Note: The following post, like everything else on this website, does not speak for the APS of Durham or any of the folks who work there. The opinions expressed below are my own.
This letter is written in response to HB 956, a bill recently introduced to “Regulate Ownership of Aggressive Dog Breeds.” You can find more about HB 956 in its entirety here.
Basically, HB 956 imposes restrictions on the following breeds and “dogs that are predominantly of any of the following breeds:”
pit bull, which is defined as Staffordshire Bull Terrier, American Staffordshire Terrier, and American Pit Bull Terrier
The restrictions include a criminal background check, required class enrollment on a course about the breed, required notification of their insurance carrier, special permit, and potential fees.
To: Paul Lubeke (email@example.com)
I am writing to ask you to oppose HB 956 (the breed legislation) for the following reasons:
1) The breed specification/designation is very vague. What counts as a pit bull or a mastiff? Just a show of muscles and a broad chest and lots of teeth? Many dogs fit in these categories, including the so called “family friendly” labrador retrievers, boxers (once the number one family dog in US), and so forth.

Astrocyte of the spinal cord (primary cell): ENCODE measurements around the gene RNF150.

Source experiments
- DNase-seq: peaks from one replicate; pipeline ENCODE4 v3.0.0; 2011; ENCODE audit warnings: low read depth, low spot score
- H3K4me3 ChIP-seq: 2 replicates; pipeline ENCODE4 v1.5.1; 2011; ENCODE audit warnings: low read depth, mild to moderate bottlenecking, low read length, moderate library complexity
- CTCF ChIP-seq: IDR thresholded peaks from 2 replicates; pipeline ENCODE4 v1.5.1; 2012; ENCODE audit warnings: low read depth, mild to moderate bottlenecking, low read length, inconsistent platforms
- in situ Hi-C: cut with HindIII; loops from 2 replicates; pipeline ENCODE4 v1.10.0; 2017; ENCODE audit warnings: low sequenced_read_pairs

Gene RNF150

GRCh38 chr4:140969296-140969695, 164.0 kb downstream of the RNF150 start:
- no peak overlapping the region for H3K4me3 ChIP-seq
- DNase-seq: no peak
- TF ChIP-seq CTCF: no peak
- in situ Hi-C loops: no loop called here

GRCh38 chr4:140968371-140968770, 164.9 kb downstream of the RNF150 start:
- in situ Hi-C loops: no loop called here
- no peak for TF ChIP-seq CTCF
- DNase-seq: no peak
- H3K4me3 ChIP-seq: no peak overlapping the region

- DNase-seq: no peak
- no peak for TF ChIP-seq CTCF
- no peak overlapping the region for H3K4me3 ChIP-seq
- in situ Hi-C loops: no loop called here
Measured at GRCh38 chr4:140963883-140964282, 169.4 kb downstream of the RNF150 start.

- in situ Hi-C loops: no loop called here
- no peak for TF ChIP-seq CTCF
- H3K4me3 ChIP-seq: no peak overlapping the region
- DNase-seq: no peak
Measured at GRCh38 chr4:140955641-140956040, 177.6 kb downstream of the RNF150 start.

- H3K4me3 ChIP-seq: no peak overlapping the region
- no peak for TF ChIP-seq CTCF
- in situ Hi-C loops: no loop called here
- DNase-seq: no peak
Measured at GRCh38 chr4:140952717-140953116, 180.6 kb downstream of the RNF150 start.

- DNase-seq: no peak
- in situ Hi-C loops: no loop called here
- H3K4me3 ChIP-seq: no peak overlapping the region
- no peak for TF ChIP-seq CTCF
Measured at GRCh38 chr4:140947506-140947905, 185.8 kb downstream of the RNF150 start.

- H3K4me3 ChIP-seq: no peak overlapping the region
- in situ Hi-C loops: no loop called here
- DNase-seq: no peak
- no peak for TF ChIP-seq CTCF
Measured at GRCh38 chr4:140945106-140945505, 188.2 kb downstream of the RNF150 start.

2) It is unfair that *only* those wishing to adopt a specific breed be submitted to a background check. What is to prevent someone from adopting a hound and then abusing it, thus causing suffering and potential aggression in the dog? If you are going to require background checks for adoption of a dog, do it for all dogs, not just a specific breed.
3) There is education to be done about dog ownership, but it should be required of all dog owners, not just those with specific breeds. You could require training classes of all dog owners, especially if they are first-time dog owners.
4) I have been a volunteer at Animal Protection Society of Durham for almost 9 years, and a majority of dogs that I work with are pit mixes. If this legislation is passed, it will be even more difficult for folks to adopt pit mixes. This is not going to help with NC’s problem of animal overpopulation, and worse, this will actually cause suffering in dogs that are waiting for homes. I cannot tell you how many times I have seen dogs change from friendly, highly trainable, and hopeful to withdrawn, depressed, stressed, and confused to the point that it was more humane to put them out of their pain.
5) The money that would be spent on enforcing this law would be better spent on enforcing the tether law (i.e. don’t chain your dog outside) and other dog ordinance laws (for example, the leash law), and on encouraging spay/neuter programs. It would also be better spent on a breeder’s permit so that overpopulation can be better controlled.
If you feel that this law is unfair and vague, please contact your state representative and ask them to oppose this bill. You can find your state representative here.